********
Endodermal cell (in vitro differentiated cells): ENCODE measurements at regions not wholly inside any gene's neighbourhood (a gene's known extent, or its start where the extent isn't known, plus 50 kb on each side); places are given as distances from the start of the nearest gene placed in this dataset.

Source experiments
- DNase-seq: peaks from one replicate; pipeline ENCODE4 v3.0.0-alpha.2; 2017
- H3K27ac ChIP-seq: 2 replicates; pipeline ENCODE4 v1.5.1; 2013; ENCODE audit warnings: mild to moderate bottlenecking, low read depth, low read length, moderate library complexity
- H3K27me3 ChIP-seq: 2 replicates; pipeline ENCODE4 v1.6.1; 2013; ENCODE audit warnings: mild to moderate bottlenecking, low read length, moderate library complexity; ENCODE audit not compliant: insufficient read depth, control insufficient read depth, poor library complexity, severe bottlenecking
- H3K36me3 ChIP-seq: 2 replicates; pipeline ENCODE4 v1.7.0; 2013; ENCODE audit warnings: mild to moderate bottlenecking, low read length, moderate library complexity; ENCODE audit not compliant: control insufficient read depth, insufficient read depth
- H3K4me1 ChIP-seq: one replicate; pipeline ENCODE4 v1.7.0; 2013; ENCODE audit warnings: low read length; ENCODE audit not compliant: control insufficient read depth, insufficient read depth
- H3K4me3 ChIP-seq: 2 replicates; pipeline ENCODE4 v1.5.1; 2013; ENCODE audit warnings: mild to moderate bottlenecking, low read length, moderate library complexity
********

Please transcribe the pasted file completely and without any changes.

Endodermal cell (in vitro differentiated cells): ENCODE measurements at regions not wholly inside any gene's neighbourhood (a gene's known extent, or its start where the extent isn't known, plus 50 kb on each side); places are given as distances from the start of the nearest gene placed in this dataset.

Source experiments
- DNase-seq: peaks from one replicate; pipeline ENCODE4 v3.0.0-alpha.2; 2017
- H3K27ac ChIP-seq: 2 replicates; pipeline ENCODE4 v1.5.1; 2013; ENCODE audit warnings: mild to moderate bottlenecking, low read depth, low read length, moderate library complexity
- H3K27me3 ChIP-seq: 2 replicates; pipeline ENCODE4 v1.6.1; 2013; ENCODE audit warnings: mild to moderate bottlenecking, low read length, moderate library complexity; ENCODE audit not compliant: insufficient read depth, control insufficient read depth, poor library complexity, severe bottlenecking
- H3K36me3 ChIP-seq: 2 replicates; pipeline ENCODE4 v1.7.0; 2013; ENCODE audit warnings: mild to moderate bottlenecking, low read length, moderate library complexity; ENCODE audit not compliant: control insufficient read depth, insufficient read depth
- H3K4me1 ChIP-seq: one replicate; pipeline ENCODE4 v1.7.0; 2013; ENCODE audit warnings: low read length; ENCODE audit not compliant: control insufficient read depth, insufficient read depth
- H3K4me3 ChIP-seq: 2 replicates; pipeline ENCODE4 v1.5.1; 2013; ENCODE audit warnings: mild to moderate bottlenecking, low read length, moderate library complexity